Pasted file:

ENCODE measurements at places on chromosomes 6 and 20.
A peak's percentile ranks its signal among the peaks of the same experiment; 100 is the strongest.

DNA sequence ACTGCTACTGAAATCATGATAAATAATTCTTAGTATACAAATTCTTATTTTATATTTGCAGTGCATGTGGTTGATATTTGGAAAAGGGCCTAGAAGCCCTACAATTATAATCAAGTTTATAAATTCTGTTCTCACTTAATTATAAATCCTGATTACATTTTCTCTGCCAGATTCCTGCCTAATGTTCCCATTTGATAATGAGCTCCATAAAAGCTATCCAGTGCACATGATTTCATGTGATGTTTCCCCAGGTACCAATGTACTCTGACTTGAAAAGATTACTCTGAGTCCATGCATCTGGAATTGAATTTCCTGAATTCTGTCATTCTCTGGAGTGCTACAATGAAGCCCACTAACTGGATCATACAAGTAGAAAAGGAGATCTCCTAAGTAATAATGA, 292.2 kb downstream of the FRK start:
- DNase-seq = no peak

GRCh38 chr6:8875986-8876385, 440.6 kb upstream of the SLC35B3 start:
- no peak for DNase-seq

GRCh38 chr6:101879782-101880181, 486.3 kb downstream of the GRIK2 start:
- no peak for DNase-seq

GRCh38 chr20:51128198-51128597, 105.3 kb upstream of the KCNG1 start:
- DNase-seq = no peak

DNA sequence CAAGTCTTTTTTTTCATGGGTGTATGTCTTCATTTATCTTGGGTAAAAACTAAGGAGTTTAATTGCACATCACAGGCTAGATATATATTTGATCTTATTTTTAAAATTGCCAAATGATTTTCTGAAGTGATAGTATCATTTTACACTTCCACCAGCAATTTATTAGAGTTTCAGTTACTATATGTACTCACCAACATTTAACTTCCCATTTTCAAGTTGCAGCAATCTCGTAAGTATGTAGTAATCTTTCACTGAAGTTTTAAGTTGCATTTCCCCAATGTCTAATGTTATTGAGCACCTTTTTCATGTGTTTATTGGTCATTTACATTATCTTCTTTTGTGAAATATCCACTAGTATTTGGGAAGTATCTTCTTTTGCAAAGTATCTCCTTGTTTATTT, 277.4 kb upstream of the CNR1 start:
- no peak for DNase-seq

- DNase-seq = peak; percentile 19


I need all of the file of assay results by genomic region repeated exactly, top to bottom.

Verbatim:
ENCODE measurements at places on chromosomes 6 and 20.
A peak's percentile ranks its signal among the peaks of the same experiment; 100 is the strongest.

DNA sequence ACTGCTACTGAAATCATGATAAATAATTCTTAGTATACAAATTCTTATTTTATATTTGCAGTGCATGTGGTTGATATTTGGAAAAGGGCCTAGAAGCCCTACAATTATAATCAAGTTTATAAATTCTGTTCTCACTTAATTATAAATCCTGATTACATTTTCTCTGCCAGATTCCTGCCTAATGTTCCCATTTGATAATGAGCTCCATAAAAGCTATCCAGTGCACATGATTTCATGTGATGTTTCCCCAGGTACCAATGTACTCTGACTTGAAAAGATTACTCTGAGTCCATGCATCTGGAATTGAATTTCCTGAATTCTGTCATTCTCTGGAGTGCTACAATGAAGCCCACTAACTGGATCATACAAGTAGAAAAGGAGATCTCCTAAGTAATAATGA, 292.2 kb downstream of the FRK start:
- DNase-seq = no peak

GRCh38 chr6:8875986-8876385, 440.6 kb upstream of the SLC35B3 start:
- no peak for DNase-seq

GRCh38 chr6:101879782-101880181, 486.3 kb downstream of the GRIK2 start:
- no peak for DNase-seq

GRCh38 chr20:51128198-51128597, 105.3 kb upstream of the KCNG1 start:
- DNase-seq = no peak

DNA sequence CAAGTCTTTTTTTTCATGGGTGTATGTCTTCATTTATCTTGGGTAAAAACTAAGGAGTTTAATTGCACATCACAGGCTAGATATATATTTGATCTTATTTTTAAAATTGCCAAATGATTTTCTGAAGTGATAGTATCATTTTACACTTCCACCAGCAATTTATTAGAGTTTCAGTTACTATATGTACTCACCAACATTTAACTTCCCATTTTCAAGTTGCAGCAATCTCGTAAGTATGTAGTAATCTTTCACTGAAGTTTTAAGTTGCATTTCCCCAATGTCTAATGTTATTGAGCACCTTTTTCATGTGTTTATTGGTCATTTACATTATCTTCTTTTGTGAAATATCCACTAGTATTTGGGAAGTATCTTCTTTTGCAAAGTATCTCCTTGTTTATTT, 277.4 kb upstream of the CNR1 start:
- no peak for DNase-seq

- DNase-seq = peak; percentile 19